Have you been tasked with writing procedures that detail your daily responsibilities? Maybe these tasks are performed infrequently on a weekly, monthly, or yearly basis.
We often don’t realize all the tasks we do that make up our daily responsibilities. You may think that your small jobs don’t need documentation, but these could be BIG responsibilities if you are the only person in the organization who performs them.
It can certainly be daunting to write it all down, but if you think of it in just a few basic steps, you will be on your way to documenting the “how-to” of your job responsibilities.
1. Create a High-Level List of Your Job Responsibilities
To get started, write a list of all the tasks you do. Then group all similar activities, especially if they roll up to one overall program or process. This process builds out the structure of your procedure.
2. Develop the Content
Begin by taking one procedure topic at a time to help not overwhelm yourself. Write down the purpose and scope of each activity you’re responsible for. When you’re able to answer what the task is, when the procedure applies, and why it needs to be performed in a specific manner, you’ve laid out the foundation of your procedure.
Next, find all of your developmental information. This information aids in developing your procedure and can be anything you have written down, such as checklists, handwritten notes, or handed down information.
After this, you’re ready to start breaking down your paragraphs of information into single actionable steps. Ensure that the steps are sequenced in a logical order focusing on subsection, step, and child step structure. Each step should identify who, what, and how.
If you don’t have a template available, create a standardized format that makes the procedure and the procedure development consistent and easy to follow. You’ll want to move all the written step-by-step instructions into the applicable sections.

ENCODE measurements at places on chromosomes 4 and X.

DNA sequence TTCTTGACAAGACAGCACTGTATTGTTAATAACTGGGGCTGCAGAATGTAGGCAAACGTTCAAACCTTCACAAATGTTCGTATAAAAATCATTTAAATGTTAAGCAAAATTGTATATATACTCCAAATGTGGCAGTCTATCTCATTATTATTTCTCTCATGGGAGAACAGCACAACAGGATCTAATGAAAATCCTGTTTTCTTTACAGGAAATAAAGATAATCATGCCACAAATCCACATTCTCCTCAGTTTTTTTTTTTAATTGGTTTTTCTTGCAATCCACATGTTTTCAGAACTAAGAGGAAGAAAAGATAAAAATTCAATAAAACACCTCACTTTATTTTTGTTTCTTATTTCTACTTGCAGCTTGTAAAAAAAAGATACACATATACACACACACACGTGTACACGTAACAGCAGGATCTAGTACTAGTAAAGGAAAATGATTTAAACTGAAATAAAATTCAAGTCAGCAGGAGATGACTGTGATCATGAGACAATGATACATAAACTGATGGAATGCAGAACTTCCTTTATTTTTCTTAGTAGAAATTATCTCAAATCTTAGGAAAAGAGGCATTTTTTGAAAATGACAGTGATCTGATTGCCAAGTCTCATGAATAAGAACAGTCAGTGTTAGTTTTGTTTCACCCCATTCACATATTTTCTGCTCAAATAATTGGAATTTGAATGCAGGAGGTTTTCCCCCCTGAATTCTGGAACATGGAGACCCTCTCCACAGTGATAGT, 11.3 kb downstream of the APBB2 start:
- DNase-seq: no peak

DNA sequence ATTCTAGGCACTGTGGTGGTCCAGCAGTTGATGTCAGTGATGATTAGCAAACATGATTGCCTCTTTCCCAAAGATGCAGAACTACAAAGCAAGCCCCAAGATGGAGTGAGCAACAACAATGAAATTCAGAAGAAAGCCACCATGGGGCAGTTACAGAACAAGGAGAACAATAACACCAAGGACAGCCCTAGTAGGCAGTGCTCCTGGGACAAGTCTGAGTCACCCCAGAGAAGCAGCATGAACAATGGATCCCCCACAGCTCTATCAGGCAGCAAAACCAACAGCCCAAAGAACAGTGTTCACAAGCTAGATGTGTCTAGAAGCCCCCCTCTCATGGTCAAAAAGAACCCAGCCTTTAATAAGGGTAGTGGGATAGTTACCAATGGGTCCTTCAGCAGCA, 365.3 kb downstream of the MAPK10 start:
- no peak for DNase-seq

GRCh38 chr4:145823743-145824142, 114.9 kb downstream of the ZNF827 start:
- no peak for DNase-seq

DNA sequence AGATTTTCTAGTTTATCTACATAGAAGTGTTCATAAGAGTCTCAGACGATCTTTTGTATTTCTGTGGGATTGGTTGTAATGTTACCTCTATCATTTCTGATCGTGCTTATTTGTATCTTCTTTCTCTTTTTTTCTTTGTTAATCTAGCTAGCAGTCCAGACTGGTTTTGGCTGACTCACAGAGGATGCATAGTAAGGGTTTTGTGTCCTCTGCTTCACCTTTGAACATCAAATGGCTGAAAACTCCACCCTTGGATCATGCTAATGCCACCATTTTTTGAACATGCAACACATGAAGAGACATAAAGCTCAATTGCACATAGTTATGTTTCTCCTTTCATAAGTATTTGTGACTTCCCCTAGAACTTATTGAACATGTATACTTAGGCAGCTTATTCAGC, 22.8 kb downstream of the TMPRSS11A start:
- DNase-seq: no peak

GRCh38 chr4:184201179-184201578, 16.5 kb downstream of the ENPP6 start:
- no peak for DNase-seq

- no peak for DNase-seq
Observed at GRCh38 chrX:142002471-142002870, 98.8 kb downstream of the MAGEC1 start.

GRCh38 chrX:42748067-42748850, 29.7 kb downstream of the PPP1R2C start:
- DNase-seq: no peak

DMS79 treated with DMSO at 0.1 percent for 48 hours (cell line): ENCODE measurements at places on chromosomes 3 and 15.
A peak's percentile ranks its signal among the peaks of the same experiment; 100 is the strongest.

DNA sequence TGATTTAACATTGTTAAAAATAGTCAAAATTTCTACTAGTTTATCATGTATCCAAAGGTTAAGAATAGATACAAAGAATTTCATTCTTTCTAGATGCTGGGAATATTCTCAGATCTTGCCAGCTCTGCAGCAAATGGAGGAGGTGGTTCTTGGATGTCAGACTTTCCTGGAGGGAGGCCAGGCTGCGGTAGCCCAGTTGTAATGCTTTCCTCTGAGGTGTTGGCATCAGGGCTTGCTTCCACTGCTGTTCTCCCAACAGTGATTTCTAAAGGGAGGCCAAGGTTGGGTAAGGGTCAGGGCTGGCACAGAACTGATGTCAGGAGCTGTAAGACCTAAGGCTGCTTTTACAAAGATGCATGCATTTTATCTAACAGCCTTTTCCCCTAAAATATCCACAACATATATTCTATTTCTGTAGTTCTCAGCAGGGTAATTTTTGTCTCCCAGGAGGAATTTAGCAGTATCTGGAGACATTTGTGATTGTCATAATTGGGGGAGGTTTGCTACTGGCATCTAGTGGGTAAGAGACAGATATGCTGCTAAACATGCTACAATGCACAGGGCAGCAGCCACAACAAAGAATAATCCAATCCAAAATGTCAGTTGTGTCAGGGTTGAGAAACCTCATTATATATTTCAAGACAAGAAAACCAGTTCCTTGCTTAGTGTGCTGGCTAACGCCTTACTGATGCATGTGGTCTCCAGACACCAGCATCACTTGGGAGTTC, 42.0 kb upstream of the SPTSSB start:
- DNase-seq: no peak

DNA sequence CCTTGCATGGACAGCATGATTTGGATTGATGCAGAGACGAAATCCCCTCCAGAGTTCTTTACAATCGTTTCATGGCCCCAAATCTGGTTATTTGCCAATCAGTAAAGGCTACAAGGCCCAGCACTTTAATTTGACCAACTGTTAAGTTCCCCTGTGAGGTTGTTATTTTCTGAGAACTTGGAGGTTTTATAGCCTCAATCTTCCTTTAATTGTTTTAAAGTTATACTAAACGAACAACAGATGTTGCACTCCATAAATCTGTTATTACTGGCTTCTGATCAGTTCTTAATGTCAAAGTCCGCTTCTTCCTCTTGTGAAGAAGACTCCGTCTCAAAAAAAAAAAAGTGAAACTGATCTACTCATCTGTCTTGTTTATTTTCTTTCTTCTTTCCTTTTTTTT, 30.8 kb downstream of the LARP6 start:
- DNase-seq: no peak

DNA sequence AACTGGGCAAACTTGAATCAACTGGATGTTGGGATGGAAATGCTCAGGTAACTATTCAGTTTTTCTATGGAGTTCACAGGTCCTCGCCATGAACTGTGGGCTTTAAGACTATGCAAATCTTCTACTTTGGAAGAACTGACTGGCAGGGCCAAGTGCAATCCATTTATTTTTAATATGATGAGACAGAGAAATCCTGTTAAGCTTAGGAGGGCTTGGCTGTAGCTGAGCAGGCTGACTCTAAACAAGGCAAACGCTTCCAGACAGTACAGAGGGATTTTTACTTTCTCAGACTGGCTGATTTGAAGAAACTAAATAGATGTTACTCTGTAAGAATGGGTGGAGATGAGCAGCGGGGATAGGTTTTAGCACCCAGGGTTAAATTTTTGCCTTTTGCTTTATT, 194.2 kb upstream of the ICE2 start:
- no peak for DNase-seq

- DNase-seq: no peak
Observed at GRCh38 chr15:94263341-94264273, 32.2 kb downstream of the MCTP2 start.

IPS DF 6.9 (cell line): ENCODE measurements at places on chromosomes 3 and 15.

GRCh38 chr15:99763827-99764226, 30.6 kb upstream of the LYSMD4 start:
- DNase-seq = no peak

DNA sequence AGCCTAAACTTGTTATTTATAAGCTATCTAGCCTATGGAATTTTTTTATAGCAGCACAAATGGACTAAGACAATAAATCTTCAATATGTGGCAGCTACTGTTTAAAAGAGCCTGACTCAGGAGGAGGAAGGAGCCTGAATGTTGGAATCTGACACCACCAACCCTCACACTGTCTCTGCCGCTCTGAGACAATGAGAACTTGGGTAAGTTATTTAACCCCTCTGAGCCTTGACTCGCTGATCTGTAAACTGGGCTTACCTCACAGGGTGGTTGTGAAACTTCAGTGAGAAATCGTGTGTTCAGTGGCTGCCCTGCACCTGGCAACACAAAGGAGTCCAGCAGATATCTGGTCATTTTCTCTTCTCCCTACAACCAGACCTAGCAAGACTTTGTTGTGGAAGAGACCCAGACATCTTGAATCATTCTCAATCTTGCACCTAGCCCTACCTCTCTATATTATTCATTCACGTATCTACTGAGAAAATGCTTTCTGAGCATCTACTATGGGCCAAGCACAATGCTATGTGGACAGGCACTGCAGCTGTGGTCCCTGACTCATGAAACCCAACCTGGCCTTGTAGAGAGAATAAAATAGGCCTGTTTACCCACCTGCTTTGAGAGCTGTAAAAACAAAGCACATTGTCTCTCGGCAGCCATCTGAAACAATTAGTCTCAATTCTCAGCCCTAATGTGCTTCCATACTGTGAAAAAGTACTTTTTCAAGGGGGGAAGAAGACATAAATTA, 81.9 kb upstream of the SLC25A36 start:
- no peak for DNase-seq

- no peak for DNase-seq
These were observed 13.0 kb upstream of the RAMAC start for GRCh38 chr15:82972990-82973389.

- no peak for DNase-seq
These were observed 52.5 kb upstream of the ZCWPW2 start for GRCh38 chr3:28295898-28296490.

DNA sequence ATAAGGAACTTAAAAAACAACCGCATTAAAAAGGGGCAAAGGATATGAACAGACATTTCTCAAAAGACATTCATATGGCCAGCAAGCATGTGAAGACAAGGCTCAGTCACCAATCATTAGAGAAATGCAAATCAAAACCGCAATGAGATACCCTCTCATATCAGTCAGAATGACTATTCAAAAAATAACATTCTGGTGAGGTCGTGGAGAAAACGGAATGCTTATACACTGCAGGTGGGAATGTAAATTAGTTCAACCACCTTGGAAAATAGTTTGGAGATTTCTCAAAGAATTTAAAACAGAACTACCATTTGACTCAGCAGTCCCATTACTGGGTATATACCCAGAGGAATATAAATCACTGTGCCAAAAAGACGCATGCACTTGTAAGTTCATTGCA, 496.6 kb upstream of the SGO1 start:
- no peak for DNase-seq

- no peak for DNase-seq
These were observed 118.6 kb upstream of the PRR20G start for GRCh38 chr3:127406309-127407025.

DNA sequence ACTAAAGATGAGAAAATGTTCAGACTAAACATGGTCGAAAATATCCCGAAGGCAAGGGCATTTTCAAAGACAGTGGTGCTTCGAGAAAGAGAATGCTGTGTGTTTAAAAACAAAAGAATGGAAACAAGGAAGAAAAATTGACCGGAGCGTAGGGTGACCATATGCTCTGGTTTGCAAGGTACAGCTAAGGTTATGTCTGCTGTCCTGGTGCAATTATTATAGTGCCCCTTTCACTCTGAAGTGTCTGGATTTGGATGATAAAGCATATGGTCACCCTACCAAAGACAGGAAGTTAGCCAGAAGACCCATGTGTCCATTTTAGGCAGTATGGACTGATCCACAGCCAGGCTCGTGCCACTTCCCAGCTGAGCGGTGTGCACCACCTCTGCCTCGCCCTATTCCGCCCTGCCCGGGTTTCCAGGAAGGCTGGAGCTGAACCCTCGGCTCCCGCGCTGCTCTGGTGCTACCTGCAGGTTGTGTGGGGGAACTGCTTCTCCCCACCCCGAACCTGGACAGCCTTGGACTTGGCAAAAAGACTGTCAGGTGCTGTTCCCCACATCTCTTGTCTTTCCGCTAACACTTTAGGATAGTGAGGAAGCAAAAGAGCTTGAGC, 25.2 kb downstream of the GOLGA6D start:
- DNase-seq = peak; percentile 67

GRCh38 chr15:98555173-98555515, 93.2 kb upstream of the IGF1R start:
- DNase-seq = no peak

Now use your procedure! This may seem silly, but the best way to review your procedure for necessary edits is to use your procedure. This practice is called validation – the process of exercising your procedure. Validation ensures that your procedure is usable, the language and level of information are appropriate for the intended individuals, and that it functions as intended. Validation significantly improves the performance and sustainability of your procedures.
5. Create a Maintenance and Update Schedule
Now that you’ve developed your procedure, don’t let it just sit on the shelf! Come up with a schedule that allows you to routinely review the procedure to ensure it’s always up-to-date.
Just remember — the most challenging part is getting started!
And if you discover that you like writing procedures and want to learn more, you can join our upcoming Online Technical Procedure Writer Certification Course! Visit our training page to learn more and register for the course.
By Jennifer Smith, Manager of Project Services
If you like our content, subscribe to our blog using the link to the right of this post. Visit our services page for more information on our staffing, training, and consulting services.